Taking the shortcut

Even when we answer a tough question without really applying our mind, we are conscious that the answer could be wrong

Rubik's cube

Rather than thinking through a question posed to us, sometimes we just answer without really thinking. At times we are just plain lazy to think hard enough. A new study by Wim De Neys and his other French colleagues, published online in Springer’s journal Psychonomic Bulletin & Review, acknowledges this phenomenon. But the study also reveals that we can sense being lazy and we are therefore less confident of the correctness of such ‘lazy’ answers. We are just being miserly in using our brain and we know it.

Prior research has documented this human tendency of ‘cognitive miserliness.’ What was missing was research on our consciousness of being lazy thinkers.

What’s an example of lazy thinking?

The ‘bat-and-ball’ question is an example to explain this laziness. Here’s the question:

A bat and ball together cost $1.10. The bat costs $1 more than the ball. How much does the ball cost?

The first answer that comes to mind is $0.1.

But think again! If the ball costs $0.1 and the bat costs $1 more i.e $1.1, then the sum would be $1.2 not $1.1. The correct answer is $0.05


For the study, the researchers also asked a similar question that was easy.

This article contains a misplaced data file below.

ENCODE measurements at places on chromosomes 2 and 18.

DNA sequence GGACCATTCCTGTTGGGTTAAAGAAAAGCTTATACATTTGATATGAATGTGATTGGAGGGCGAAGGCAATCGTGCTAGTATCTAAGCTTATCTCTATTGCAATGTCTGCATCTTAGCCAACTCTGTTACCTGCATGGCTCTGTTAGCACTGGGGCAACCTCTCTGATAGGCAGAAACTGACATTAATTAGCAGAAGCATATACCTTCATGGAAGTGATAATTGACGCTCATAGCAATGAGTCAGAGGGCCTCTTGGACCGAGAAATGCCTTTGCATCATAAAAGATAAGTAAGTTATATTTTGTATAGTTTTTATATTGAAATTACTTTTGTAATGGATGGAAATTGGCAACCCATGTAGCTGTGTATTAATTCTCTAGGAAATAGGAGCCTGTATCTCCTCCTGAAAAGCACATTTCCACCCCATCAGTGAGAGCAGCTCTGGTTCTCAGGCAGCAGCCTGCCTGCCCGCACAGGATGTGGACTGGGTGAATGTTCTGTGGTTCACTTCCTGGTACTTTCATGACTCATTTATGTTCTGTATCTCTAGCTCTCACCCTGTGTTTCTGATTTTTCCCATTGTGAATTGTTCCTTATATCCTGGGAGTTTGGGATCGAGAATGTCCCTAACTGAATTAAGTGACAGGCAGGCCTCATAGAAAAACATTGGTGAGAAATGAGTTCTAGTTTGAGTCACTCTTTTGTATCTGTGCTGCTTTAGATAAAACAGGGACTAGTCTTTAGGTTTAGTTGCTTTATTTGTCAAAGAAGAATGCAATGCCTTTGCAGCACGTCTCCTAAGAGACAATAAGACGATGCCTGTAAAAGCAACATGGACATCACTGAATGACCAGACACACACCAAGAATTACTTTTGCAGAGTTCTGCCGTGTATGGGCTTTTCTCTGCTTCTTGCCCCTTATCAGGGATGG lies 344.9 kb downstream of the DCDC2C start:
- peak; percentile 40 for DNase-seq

A magazine and a banana together cost $2.90. The magazine costs $2. How much does the banana cost?

The answer in this case is an obvious $0.9.

A total of 248 French university students were asked to answer both questions, the ‘bat-and-ball’ kind and the ‘magazine-and-banana’ kind. Having given the answers, they were asked to indicate how confident they were about their answers being correct.


Only 21 percent of the participants managed to solve the “bat-and-ball” problem correctly. In contrast, 98 percent of the participants answered the “magazine-and-banana” correctly. Also, those who gave the wrong answer to the first question were much less confident of their answer than they were of their answer to the second question. These results indicate that they were not completely oblivious to the incorrectness of their answer. The primary motivation seems to be that persons tend to minimize cognitive effort and stick to intuitive processing – the easy way out.

The authors comment: “Although we might be cognitive misers, we are not happy fools who blindly answer erroneous questions without realizing it.”



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